What is a haiku?
Haiku originated as one of the forms of Japanese poetry. Traditionally, its length is 17 syllables, arranged in lines of 5-7-5 syllables, and having a thematic reference to nature. However, haikus written in English tend to be more variable in length (to account for the different length of English syllables) and in theme.
It might be useful to think of it as a snapshot of a moment. Like a photograph it captures that precise point in time and space.
For our purposes, we’ll consider a haiku to be any poem of 2 or 3 short lines and which share the haiku style.
The best way to understand the nature of haiku is to read some. Here’s a few from around the world:
a dog fills the sky
has died of old age
on a barren branch
a raven has perched
potatoes on a plate
Iain Crichton Smith
a puppet dances
to its own merry tune
no strings attached
as if mending
socks, I repair my mind
and live on
waves wash in, out, in
menhirs incline to each other
warming my feet
in the patch of sunlight
on the floor
the aging mousr
has become a bat
- Write in three lines that are short, long short without counting syllables
- Make sure the haiku has a fragment and a phrase
- Have some element of nature
- Use verbs in the present tense
- Avoid capital letters or punctuation
- Avoid rhymes
And we will be breaking the rules immediately by welcoming poems on human nature and activities.
What’s a Haiga?
Haiga is the Japanese name for a painting (often by the poet) that sometimes accompanies a haiku.Our resource page lists some examples.
We are looking for an image which illustrate or comment on the poems. Or which might inspire someone else to write a poem. A good image might have some narrative content or some specific emotive quality. It might display some contrasting elements. Or it might have an unsettling, mysterious aspect.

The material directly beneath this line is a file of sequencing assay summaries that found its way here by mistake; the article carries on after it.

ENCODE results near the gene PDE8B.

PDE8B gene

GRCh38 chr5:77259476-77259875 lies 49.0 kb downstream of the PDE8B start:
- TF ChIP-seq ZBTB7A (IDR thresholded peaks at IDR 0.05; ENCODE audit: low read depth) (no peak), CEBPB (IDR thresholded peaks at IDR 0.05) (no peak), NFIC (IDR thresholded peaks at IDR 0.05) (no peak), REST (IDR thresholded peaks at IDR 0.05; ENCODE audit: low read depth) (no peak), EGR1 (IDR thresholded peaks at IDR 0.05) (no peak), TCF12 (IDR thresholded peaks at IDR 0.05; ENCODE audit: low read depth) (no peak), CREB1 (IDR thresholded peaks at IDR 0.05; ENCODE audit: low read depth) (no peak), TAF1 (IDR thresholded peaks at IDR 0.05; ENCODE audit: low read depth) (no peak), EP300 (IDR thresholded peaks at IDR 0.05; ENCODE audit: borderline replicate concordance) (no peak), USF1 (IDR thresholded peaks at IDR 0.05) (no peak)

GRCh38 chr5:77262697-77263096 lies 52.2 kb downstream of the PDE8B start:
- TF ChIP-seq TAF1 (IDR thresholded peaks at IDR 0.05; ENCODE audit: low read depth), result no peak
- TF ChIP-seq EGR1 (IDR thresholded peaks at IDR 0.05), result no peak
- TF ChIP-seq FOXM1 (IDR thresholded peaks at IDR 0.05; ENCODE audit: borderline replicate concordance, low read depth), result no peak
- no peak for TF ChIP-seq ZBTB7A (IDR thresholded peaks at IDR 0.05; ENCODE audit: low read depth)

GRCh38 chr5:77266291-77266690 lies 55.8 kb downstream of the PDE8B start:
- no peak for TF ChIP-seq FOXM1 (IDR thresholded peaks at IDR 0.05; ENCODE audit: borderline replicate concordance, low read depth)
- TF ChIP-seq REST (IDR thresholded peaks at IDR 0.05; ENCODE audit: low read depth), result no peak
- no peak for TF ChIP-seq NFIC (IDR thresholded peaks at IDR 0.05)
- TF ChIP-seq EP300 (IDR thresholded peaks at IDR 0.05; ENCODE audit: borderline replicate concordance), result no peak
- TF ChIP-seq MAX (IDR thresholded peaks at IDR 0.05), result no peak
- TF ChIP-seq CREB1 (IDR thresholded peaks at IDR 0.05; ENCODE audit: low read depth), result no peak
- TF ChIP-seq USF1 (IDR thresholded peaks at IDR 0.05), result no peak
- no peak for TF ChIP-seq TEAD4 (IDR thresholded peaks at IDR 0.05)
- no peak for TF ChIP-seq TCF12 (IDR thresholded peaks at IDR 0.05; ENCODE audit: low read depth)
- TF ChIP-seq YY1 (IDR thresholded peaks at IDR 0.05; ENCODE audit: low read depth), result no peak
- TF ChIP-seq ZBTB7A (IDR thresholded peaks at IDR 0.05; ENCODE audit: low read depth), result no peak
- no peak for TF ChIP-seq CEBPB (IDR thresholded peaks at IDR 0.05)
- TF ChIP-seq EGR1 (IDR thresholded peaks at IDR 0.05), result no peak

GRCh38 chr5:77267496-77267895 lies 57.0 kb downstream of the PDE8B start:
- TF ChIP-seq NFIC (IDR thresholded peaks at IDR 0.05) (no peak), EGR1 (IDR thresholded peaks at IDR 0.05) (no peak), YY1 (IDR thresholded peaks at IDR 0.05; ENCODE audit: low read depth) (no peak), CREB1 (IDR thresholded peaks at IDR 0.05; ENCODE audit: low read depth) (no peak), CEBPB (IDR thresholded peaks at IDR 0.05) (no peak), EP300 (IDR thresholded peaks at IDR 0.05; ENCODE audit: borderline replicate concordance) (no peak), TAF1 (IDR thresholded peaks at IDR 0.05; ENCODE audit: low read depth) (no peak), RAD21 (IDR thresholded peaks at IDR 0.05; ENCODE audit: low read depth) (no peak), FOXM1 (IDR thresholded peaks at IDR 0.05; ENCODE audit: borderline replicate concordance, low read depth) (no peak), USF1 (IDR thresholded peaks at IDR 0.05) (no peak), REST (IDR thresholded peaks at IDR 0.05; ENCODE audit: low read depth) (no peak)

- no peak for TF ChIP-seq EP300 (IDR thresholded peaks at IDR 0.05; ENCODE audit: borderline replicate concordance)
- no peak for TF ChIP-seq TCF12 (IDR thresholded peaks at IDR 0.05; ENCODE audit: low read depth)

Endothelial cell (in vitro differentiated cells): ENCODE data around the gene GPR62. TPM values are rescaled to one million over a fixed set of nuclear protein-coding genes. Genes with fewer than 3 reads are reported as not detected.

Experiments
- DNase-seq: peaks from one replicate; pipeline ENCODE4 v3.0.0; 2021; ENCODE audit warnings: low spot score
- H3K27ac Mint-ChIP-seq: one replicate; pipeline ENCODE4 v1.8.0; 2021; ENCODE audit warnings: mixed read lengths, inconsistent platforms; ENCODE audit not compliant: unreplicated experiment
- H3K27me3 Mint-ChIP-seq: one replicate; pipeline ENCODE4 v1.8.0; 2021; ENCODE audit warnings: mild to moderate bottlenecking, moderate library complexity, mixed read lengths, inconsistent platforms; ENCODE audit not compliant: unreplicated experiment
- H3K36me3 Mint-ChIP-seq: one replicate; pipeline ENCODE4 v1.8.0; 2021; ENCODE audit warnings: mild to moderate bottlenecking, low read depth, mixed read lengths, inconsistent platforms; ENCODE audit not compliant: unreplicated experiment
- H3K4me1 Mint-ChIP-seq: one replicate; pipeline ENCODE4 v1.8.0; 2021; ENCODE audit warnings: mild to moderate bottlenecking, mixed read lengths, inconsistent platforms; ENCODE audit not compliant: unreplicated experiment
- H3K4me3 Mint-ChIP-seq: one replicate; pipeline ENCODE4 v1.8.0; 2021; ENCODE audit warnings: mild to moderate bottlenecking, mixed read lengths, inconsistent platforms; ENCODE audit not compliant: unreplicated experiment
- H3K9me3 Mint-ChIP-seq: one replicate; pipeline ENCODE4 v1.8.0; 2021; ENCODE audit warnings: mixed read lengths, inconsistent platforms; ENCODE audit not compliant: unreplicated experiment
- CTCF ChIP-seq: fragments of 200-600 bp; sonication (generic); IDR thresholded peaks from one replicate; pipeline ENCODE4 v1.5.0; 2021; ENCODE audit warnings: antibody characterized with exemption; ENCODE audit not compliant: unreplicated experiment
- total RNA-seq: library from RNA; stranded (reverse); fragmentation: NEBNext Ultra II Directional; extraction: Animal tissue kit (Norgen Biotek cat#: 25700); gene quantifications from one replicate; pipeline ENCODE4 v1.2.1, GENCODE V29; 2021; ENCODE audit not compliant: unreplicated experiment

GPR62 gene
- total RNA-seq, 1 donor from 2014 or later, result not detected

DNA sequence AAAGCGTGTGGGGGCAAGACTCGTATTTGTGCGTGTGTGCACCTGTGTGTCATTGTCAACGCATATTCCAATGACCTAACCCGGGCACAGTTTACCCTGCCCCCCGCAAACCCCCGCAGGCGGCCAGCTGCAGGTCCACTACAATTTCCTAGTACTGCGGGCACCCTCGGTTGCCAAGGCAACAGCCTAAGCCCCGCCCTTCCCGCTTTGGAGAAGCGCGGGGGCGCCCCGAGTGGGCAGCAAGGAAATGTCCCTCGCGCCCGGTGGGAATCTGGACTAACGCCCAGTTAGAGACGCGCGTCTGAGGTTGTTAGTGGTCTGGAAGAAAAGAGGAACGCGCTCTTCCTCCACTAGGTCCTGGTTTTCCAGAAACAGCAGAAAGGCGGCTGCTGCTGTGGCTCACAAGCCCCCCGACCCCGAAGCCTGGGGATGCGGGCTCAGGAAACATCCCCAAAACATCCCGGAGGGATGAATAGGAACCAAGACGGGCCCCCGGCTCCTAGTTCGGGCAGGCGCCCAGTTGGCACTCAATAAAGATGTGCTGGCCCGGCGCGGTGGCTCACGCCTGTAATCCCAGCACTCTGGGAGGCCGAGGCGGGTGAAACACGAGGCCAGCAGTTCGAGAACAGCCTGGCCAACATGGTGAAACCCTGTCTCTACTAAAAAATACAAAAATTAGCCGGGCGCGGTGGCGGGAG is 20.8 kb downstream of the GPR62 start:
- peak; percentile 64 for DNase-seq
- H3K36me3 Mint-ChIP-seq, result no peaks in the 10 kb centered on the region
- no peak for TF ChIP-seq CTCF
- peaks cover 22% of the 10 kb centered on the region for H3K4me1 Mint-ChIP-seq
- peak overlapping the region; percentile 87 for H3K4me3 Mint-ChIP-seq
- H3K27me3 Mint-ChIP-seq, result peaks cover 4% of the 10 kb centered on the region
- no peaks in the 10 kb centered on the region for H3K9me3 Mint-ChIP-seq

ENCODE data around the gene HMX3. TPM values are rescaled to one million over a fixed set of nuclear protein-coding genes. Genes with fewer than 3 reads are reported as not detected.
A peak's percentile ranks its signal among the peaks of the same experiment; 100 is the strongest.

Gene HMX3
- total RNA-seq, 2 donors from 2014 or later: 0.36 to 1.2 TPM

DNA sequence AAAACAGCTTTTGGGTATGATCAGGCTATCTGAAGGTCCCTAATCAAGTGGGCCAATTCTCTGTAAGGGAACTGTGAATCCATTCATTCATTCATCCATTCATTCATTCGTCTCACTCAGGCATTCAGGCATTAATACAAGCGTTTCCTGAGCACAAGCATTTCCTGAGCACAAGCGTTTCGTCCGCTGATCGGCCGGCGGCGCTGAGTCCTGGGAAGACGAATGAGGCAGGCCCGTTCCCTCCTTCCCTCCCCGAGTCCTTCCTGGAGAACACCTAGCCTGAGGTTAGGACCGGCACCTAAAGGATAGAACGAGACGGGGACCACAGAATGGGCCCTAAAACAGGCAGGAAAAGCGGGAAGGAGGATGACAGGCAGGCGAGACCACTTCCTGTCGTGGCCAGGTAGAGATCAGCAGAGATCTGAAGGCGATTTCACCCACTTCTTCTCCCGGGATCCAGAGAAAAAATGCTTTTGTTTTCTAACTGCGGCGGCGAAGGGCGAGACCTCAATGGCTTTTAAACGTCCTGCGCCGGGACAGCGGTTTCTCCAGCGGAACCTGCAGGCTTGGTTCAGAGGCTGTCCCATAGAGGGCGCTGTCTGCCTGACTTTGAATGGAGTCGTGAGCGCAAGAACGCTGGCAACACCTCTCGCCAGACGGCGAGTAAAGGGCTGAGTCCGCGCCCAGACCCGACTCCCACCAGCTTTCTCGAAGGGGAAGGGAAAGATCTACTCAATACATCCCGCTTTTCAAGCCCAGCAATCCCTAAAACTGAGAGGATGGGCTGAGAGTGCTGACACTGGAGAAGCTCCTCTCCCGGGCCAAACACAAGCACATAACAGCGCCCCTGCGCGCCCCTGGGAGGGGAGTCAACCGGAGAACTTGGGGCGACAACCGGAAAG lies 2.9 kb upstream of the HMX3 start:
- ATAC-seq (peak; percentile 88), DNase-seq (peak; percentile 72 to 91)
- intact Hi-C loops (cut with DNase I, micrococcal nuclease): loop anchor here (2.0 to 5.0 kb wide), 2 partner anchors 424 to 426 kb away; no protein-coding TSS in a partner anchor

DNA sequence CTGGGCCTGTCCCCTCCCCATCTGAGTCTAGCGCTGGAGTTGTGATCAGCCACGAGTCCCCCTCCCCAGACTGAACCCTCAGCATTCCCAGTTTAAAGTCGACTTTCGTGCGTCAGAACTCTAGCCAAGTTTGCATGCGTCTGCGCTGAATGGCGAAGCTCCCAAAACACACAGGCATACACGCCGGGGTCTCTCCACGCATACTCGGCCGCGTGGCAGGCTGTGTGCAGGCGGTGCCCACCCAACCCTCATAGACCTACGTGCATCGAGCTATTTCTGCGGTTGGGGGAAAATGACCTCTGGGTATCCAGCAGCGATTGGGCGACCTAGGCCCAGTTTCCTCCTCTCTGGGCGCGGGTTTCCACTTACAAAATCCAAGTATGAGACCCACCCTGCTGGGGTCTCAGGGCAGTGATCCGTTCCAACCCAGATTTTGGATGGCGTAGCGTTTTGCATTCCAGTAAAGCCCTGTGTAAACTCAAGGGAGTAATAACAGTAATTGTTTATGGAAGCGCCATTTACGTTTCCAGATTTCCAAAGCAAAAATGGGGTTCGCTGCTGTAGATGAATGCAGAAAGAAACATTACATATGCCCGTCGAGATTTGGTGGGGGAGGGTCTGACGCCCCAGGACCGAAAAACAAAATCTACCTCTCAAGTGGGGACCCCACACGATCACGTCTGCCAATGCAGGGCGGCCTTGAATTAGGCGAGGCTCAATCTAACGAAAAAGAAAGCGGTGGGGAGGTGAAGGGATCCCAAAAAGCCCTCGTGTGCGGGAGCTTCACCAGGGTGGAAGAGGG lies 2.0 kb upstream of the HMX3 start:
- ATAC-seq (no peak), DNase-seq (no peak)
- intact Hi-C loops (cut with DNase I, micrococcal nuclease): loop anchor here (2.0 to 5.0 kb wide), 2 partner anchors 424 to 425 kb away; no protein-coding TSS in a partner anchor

Your image can include the text of your haiku or you can supply the text separately. Experiment!
The images can be photographs, original graphics or images of your own artworks (eg photographs/scans of drawing, paintings, sculpture).
We are also intested in historical photographs of island life.
Here are a few haiga examples fron aound the world:
What’s a Gaiku?
Gaiku are Haiku which are written in Gaelic. See our resources page for more information
We are hoping that the short-form of the poems will be a good fit for the old local traditions of Gaelic township verse and semi-improvised waulking songs. Similarly, traditional Gaelic proverbs and other Uist-specific Gaelic idioms have their own specific set of metaphors and cultural references. We hope it will prove interesting to contrast these with poems on similar daily life topics within the same environment but from Uist residents with an English-speaking background.
Here’s a few examples:
thus’ ann a Leòdhas
mise seòladh na mara
‘n aon ghealach ar n-acair
na tri nithean as suaraich’ à th’ann
uaisle gun chuid, marag gun gheir
agus `pòg o bhur lom
air thilg bho bhogha gheamhraidh
speur geoidh mu dheas